King David & the Fairfaxes
In this work, Gibbons copied Candid’s painting in detail except for the cartouche on David’s harp which he altered not to carry the arms of Bavaria as in the painting and print, but the coat of arms of the Barwick family (three bears’ heads). This design and subject matter of the King David Panel clearly marks the object’s familial provenance and its strong connection to the Yorkshire Barwick and Fairfax families. Although further research is needed, from its date of production (at some point before Gibbons moved from York to London c1670), it seems highly likely that this panel was commissioned as a memorial piece by the widowed wife of Sir Robert Barwick for her son who died tragically in 1666 marking the end of the Barwick line and the beginning of the Fairfax lineage. Indeed, having recently lost her son, the last male heir in the Barwick line, the Gibbons panel may have presented Ursula Barwick with a fitting and poignant way to record for posterity the family’s wealth, artistic taste and religious fervour.
It is possible that Ursula may have met Gibbons when she moved into the Dowager Lodge at Toulston Hall, near Tadcaster, (after the hall passed to the Fairfax Family via her daughter’s inheritance). It seems possible she could have employed leading architect John Etty to oversee renovations and thereby come in to contact with the young Gibbons. Indeed, having recently lost her son, the last male heir in the Barwick line, the Gibbons panel may have presented her with a fitting and poignant way to record for posterity the family’s wealth, artistic taste and religious fervour. Equally possible is that Francis Fairfax (nee Barwick) commissioned the piece from Gibbons to similarly record her family’s lineage and the end of the male line.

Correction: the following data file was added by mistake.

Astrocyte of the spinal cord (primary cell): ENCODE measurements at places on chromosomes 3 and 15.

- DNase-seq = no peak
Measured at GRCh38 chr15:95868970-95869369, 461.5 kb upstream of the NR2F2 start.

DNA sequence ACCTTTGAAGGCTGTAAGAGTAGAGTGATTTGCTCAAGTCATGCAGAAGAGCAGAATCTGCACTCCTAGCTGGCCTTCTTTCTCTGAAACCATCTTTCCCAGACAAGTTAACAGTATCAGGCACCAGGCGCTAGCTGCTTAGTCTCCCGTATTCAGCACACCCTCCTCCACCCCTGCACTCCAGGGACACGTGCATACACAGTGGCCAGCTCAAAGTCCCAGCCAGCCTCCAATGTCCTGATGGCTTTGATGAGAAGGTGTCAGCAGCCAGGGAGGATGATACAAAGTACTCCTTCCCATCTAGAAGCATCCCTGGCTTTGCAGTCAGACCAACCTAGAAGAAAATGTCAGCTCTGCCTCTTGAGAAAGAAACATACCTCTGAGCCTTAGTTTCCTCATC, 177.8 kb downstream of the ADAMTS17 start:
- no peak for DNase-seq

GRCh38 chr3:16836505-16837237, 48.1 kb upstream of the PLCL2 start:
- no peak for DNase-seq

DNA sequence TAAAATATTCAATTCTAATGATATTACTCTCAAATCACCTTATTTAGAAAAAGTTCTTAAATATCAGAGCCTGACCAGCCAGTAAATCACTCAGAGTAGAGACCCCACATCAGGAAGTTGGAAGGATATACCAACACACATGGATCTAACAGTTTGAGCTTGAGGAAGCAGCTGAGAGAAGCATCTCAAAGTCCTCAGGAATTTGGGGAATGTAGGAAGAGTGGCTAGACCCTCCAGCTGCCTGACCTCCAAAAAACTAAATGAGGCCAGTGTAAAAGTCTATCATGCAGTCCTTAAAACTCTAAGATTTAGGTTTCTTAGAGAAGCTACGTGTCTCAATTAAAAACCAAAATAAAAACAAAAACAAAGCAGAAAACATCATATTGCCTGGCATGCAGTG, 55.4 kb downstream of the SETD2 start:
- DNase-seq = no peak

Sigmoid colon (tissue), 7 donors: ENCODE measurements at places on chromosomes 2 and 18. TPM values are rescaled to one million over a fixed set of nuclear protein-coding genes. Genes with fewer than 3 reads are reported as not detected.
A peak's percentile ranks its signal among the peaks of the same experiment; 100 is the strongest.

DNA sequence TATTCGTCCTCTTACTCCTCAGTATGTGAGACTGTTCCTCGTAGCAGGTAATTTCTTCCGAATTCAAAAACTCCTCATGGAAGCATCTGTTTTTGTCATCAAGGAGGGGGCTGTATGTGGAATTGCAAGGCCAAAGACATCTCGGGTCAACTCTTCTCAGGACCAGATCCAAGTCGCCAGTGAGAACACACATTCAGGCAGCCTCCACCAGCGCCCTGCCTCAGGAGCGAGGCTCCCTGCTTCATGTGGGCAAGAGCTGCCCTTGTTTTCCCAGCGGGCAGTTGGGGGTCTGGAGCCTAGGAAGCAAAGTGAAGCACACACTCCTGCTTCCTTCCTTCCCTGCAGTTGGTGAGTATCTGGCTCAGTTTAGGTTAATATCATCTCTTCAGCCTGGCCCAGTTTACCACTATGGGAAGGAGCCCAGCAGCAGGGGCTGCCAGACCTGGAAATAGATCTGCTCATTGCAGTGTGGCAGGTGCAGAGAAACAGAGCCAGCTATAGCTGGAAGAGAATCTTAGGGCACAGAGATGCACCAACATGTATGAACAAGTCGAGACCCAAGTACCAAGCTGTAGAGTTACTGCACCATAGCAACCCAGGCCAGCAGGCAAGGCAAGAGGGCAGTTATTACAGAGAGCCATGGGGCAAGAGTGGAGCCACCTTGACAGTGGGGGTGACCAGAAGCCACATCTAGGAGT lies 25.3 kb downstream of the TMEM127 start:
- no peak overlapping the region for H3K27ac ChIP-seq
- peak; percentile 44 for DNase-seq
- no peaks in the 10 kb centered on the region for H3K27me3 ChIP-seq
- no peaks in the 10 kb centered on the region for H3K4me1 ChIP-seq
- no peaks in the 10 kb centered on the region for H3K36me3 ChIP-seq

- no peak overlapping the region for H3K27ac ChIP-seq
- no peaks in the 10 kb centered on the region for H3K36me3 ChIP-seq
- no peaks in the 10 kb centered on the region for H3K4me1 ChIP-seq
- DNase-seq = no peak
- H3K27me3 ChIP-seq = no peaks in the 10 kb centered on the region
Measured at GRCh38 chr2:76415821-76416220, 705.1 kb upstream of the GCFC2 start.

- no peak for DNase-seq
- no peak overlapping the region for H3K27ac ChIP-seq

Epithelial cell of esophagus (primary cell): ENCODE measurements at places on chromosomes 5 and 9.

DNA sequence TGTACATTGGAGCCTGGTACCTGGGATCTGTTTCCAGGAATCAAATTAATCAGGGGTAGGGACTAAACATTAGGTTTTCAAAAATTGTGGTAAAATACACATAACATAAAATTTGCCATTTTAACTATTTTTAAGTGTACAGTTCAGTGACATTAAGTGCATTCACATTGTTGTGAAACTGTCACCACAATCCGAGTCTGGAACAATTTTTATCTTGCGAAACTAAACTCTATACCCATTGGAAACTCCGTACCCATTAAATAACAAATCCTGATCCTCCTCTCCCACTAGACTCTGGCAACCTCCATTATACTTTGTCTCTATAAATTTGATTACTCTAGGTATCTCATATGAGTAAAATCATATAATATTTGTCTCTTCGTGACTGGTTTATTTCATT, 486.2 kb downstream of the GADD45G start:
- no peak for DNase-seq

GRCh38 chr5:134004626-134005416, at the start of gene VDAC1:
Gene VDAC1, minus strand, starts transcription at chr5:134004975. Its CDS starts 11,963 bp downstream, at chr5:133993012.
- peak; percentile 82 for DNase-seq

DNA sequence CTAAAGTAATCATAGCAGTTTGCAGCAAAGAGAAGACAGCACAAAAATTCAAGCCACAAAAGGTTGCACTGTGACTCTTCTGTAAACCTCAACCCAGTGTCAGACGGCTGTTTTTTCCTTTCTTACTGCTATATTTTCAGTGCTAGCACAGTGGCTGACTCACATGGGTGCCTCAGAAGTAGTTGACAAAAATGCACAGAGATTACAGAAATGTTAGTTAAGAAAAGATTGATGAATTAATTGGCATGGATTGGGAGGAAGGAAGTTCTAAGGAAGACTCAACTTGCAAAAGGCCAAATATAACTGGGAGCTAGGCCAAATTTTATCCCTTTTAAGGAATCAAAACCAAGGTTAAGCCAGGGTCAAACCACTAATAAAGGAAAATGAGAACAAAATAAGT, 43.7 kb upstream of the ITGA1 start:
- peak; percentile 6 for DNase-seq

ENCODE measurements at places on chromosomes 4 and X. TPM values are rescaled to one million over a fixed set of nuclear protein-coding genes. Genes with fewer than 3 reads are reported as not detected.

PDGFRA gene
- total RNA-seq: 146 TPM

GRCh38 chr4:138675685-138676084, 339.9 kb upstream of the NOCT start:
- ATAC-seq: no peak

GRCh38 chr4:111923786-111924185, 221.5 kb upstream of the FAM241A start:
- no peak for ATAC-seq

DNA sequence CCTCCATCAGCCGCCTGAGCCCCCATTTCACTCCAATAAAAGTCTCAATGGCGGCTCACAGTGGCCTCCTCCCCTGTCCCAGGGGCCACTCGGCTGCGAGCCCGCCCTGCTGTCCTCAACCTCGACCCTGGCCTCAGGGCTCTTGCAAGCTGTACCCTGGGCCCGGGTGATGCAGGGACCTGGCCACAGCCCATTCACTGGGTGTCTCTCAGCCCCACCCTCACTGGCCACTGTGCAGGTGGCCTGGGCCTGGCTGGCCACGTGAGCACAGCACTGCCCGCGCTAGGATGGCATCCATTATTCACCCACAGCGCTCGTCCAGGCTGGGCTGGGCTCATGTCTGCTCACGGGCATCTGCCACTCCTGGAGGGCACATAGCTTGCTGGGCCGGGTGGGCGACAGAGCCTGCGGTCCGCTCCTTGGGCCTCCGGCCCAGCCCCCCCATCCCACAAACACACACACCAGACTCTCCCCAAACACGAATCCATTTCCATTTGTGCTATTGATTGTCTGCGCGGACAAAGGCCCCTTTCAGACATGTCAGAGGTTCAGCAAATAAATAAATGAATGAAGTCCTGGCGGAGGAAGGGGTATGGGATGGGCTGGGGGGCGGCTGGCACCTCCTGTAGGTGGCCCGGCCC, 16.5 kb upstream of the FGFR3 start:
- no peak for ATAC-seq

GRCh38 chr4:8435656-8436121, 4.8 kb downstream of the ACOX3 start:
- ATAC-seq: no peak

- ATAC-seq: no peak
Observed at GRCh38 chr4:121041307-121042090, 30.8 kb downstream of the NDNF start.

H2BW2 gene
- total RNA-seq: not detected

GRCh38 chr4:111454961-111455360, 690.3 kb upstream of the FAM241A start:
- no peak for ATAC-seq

Whatever its precise origin, the work was almost certainly in the collection of the Fairfax Family, where it appears to have acted as a catalyst for other equally magnificent commissions in stained glass on the same theme. Sir Robert and Lady Barwick’s daughter and heir, Frances (1655-1684), married Henry Fairfax, 4th Lord Fairfax (1631-88). Their son, Thomas Fairfax, 5th Lord Fairfax (1657-1710), appears to have been likewise particularly inspired by the imagery found in Candid’s painting, commissioning two stained glass windows on the subject by the leading glass painter Henry Gyles (1645-1709): one in c1700 for St Helen’s Church, at Denton and one for his property at Nun Appleton (which is now located at Womersley Hall). The Denton window bears the armorial of Lord Fairfax, and is signed and dated 1700, and the Womersley Hall window incorporates the same armorials of the Barwick family seen on Gibbons’ King David relief.